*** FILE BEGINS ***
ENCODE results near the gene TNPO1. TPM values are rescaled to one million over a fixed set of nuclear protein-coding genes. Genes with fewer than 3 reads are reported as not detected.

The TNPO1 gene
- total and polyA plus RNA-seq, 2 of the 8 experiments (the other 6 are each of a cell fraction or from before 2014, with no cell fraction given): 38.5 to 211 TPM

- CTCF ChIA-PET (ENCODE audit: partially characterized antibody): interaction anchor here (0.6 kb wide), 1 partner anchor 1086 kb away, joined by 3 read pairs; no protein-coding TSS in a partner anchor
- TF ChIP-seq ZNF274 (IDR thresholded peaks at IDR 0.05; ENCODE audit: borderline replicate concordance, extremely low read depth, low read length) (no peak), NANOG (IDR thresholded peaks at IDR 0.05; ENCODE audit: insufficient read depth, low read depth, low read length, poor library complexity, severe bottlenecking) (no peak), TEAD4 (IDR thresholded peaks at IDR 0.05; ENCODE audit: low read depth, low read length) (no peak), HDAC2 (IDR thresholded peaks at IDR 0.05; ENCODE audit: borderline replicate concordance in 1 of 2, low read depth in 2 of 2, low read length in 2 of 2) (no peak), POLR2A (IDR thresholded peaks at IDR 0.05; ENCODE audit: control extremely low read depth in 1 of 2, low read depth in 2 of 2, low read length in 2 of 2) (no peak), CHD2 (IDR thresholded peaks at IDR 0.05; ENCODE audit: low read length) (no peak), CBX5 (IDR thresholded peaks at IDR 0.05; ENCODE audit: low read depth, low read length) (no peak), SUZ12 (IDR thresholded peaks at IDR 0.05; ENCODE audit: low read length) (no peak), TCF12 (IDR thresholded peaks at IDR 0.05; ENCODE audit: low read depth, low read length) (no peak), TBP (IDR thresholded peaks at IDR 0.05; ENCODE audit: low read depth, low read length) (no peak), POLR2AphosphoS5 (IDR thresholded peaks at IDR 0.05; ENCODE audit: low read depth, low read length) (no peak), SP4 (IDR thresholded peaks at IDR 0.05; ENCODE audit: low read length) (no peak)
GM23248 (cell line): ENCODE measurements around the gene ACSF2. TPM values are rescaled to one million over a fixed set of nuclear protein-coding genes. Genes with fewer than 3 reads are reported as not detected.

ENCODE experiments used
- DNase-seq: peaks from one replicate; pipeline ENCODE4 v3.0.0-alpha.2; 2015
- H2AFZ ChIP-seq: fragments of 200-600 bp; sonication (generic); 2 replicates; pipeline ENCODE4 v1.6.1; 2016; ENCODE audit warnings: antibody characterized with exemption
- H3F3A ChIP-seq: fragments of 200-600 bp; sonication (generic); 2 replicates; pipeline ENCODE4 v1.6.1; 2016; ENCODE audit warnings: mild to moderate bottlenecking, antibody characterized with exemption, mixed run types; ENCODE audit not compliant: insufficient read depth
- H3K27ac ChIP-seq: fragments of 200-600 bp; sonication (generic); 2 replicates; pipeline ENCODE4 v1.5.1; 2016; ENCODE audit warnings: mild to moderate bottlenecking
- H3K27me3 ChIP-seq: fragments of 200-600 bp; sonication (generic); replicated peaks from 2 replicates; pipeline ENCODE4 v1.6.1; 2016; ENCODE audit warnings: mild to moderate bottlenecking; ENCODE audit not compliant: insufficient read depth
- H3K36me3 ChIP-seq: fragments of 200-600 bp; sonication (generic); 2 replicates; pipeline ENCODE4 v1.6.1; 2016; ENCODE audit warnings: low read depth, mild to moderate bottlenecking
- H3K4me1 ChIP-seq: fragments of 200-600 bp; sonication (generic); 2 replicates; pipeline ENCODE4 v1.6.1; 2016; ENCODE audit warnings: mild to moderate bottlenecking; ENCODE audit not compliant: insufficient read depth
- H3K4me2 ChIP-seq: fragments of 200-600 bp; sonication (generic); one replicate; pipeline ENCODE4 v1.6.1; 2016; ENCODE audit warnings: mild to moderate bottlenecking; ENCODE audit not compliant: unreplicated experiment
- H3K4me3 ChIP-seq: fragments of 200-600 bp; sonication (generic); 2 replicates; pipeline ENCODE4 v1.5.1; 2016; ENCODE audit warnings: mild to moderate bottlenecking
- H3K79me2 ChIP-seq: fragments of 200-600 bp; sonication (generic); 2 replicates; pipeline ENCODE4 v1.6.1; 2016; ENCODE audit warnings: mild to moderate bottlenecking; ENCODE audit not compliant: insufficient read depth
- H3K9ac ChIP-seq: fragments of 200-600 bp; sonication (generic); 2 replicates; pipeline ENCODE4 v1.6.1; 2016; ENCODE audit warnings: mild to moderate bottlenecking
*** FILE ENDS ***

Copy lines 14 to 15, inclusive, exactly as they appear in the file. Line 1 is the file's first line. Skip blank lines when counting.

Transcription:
- H3K4me1 ChIP-seq: fragments of 200-600 bp; sonication (generic); 2 replicates; pipeline ENCODE4 v1.6.1; 2016; ENCODE audit warnings: mild to moderate bottlenecking; ENCODE audit not compliant: insufficient read depth
- H3K4me2 ChIP-seq: fragments of 200-600 bp; sonication (generic); one replicate; pipeline ENCODE4 v1.6.1; 2016; ENCODE audit warnings: mild to moderate bottlenecking; ENCODE audit not compliant: unreplicated experiment